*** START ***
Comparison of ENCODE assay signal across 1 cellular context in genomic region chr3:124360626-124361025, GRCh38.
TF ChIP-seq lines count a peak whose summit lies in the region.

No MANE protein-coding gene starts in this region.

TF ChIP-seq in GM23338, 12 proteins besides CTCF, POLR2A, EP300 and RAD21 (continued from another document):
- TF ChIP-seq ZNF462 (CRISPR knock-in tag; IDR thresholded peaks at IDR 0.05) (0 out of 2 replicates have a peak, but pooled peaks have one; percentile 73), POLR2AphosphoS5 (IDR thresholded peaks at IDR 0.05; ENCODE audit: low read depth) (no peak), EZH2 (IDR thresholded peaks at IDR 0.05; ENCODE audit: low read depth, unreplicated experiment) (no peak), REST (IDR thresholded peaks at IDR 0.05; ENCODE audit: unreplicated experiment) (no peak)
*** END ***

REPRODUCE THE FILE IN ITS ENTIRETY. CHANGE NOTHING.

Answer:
Comparison of ENCODE assay signal across 1 cellular context in genomic region chr3:124360626-124361025, GRCh38.
TF ChIP-seq lines count a peak whose summit lies in the region.

No MANE protein-coding gene starts in this region.

TF ChIP-seq in GM23338, 12 proteins besides CTCF, POLR2A, EP300 and RAD21 (continued from another document):
- TF ChIP-seq ZNF462 (CRISPR knock-in tag; IDR thresholded peaks at IDR 0.05) (0 out of 2 replicates have a peak, but pooled peaks have one; percentile 73), POLR2AphosphoS5 (IDR thresholded peaks at IDR 0.05; ENCODE audit: low read depth) (no peak), EZH2 (IDR thresholded peaks at IDR 0.05; ENCODE audit: low read depth, unreplicated experiment) (no peak), REST (IDR thresholded peaks at IDR 0.05; ENCODE audit: unreplicated experiment) (no peak)